James Harden is going to be out for a while -- two weeks at least, but possibly up to six -- with a hamstring injury. Regardless of whether he returns at the beginning or the end of that stint, Harden's injury is unfortunate, and will impact more than just the Houston Rockets. It will have ripple effects across the Association.
Harden's injury will obviously have the biggest impact on the Rockets. He's putting up an absolutely outrageous 32.3 points, 9.1 assists, and five rebounds per game, while shooting over 39 percent from downtown.
The Rockets are still a highly talented team, but as Chris Paul said following the news that Harden would be out for a few weeks at least, "that man averages 30 points a game." And not only is it difficult to replace the scoring load that Harden carries, but he's such a ball-dominant star that players will have to adjust their style of play as well.
Having Paul will help mitigate that aspect a bit, but it's still going to be different when a guy who uses 36 percent of the team's possessions suddenly isn't out there anymore. And considering the Rockets have almost no experience playing without Harden, this will be a big adjustment. Over the last three-plus seasons, he's missed just two games -- regular and postseason combined. It's not going to be easy to adjust to the lack of his presence on the offensive end, where he draws so much attention from opposing defenses.
However, in a small sample size, the Rockets have had success with Paul running the show this season. In 196 minutes (a little over four games worth), the Rockets have a net rating of plus-21.5 points per 100 possessions with Paul on the floor and Harden off. It's obviously different when you can run the Paul-only lineups as an adjustment versus doing that being your main lineup, but the Rockets shouldn't fall off a cliff. Well, as long as Paul stays healthy during Harden's absence.
Western Conference supremacy
Houston has gone through their first real rough stretch of the season lately, losing five of their last six games, and needing a huge comeback to squeak out a double-overtime victory against the Lakers for their one win in that stretch. Because of the skid, they've now lost control on the best record in the conference, and sit two games back of the mighty Golden State Warriors. And with Harden out for at least a few weeks, it's unlikely they'll gain any ground -- especially considering they'll have to play the Warriors at least once without their MVP candidate.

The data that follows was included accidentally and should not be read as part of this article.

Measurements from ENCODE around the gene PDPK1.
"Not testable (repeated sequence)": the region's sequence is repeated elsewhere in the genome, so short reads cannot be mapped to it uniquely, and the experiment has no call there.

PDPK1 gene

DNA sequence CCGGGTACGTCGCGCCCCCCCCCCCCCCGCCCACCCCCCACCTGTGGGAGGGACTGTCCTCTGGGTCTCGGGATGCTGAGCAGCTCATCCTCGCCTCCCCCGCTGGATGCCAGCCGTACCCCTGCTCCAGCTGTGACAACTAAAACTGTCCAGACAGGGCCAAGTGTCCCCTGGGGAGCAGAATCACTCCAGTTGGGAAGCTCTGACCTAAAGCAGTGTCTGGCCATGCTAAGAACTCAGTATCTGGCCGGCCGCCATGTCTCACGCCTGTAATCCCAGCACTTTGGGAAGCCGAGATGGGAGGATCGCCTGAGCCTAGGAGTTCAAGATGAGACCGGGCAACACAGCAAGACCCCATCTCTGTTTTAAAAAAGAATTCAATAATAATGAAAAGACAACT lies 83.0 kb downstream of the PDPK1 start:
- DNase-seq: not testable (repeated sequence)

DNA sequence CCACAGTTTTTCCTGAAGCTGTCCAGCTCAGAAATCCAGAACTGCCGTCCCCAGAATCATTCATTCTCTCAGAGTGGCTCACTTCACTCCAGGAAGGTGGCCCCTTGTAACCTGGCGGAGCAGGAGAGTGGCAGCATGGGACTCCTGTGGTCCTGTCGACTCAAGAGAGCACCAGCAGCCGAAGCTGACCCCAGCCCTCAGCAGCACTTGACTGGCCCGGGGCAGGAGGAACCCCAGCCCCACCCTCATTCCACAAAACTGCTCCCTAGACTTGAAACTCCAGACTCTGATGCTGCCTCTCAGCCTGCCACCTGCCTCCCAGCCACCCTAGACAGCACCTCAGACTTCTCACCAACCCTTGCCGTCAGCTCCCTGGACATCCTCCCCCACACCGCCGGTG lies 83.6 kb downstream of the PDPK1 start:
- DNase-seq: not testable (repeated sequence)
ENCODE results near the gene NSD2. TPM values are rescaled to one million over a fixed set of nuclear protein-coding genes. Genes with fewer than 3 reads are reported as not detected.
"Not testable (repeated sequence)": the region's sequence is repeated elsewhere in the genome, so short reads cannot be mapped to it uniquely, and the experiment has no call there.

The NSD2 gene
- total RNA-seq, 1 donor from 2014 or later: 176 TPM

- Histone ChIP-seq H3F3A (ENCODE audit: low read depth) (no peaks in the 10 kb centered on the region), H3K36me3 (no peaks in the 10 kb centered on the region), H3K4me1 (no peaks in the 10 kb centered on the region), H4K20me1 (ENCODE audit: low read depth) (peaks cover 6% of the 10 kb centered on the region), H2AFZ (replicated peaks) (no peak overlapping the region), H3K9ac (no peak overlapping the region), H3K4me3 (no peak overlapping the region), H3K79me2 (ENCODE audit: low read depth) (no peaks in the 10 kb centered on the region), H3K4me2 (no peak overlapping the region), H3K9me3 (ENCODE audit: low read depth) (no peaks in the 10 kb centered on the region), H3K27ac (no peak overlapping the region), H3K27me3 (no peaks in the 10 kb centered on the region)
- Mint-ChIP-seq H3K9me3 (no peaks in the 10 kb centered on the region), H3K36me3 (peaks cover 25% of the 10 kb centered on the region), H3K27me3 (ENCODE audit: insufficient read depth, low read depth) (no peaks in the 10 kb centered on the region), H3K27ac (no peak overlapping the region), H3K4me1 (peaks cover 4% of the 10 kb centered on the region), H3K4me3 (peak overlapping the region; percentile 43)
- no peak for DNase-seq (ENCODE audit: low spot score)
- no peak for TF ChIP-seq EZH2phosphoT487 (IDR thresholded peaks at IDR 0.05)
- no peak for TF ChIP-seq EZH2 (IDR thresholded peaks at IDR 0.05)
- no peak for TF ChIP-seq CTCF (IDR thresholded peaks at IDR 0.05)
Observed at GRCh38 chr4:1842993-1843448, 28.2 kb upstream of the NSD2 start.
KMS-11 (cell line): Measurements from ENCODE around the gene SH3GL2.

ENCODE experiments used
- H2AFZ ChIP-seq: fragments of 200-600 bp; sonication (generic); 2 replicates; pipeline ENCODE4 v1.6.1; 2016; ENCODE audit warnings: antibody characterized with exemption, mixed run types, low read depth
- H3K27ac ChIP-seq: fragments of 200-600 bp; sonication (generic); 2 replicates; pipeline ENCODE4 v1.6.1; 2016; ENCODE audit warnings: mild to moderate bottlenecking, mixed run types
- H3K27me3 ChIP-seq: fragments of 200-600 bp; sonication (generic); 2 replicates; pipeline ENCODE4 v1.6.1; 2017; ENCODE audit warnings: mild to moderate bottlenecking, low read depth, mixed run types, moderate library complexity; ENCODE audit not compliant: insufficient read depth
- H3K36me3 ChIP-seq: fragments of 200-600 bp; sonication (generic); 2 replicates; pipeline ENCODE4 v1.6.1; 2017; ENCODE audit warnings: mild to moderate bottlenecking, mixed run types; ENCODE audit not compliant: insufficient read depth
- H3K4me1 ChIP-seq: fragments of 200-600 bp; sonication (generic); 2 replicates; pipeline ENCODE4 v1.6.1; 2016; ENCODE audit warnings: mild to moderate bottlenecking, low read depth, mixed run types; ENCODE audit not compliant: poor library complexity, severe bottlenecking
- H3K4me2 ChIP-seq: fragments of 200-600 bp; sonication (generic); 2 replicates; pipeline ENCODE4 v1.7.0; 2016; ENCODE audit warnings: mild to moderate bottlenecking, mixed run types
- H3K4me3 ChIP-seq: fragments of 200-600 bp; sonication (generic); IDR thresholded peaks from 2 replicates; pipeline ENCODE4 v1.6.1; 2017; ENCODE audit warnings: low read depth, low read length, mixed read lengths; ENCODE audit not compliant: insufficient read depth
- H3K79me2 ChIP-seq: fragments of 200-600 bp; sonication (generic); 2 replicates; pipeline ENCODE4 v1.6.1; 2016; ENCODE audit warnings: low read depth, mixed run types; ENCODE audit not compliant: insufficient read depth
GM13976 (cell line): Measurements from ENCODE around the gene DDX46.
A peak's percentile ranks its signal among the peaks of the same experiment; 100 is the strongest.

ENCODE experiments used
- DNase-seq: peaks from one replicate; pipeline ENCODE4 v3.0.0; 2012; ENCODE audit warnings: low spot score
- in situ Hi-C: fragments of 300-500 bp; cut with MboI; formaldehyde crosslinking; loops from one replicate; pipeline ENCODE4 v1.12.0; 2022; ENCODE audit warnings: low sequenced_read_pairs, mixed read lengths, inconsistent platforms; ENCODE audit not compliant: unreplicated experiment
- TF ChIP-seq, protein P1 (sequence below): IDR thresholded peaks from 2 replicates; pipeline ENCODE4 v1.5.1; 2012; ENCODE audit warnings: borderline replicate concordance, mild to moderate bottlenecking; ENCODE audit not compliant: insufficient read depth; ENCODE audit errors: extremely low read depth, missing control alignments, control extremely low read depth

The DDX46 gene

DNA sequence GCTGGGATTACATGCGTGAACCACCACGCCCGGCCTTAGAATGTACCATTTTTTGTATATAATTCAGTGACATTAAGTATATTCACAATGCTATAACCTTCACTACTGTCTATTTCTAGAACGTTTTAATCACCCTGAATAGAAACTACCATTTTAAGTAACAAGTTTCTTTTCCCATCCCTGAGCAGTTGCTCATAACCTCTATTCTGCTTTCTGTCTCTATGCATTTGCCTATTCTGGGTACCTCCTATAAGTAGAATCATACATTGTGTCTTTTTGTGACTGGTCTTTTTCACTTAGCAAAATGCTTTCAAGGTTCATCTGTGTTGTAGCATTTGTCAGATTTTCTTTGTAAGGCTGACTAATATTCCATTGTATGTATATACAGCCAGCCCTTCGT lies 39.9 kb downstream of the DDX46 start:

Overall, the Rockets don't have the toughest schedule over the next two weeks, but along with playing the Dubs on Thursday night, they have a trip to Chicago to face the suddenly frisky Bulls, and games against the solid Detroit Pistons and Portland Trail Blazers. It's not a murderer's row, but they'll certainly face some decent competition. At the very least, most of their games over the next two weeks are not definite wins.
Plus if Harden is actually out until closer to the six-week mark, he could end up missing another meeting with the Warriors (Jan. 20), as well as games against the Timberwolves (Jan. 18), Pelicans (Jan. 26), Spurs (Feb. 1), and Cavaliers (Feb. 3).
With Paul leading the way, the Rockets aren't going to suddenly fall apart, but in terms of the race for the top spot in the West, it could be all over by the time Harden gets back on the court. They're currently two games back of the Warriors, and falling even just to four or five games behind could be hard to make up over the final few months of the season given Golden State is now healthy.
Averaging 32.3 points, 9.1 assists, and five rebounds per game, while having guided the Rockets to a 26-9 record, Harden would likely be named MVP if the season ended today. However, LeBron James and Kevin Durant -- each putting up tremendous seasons of their own -- are not far off.
The biggest factor in how Harden's injury affects the MVP race will be how long he actually has to sit out. If it's on the short end, he could miss only six or seven games, and still be right in the mix. However, if Harden is out for a month or more, he can likely say goodbye to the MVP award.
Say he missed all of January, then that would cost him 14 games. In the history of the league, only once -- Bill Walton in 1978 -- has the MVP's missed games been in double digits. LeBron and Durant are breathing down his neck, so a significant absence from Harden could be the difference maker in who goes home with the award.
However, that might not be the worst thing for the Rockets as long as Harden comes back fully healthy. Harden certainly seemed worn down during the playoffs last season, and he played through a nagging wrist injury at the end of the regular season as he chased the MVP award. If he were out of the running for the honor, perhaps he would be more willing to take some games off here and there at the end of the season to make sure he's fresh for the postseason.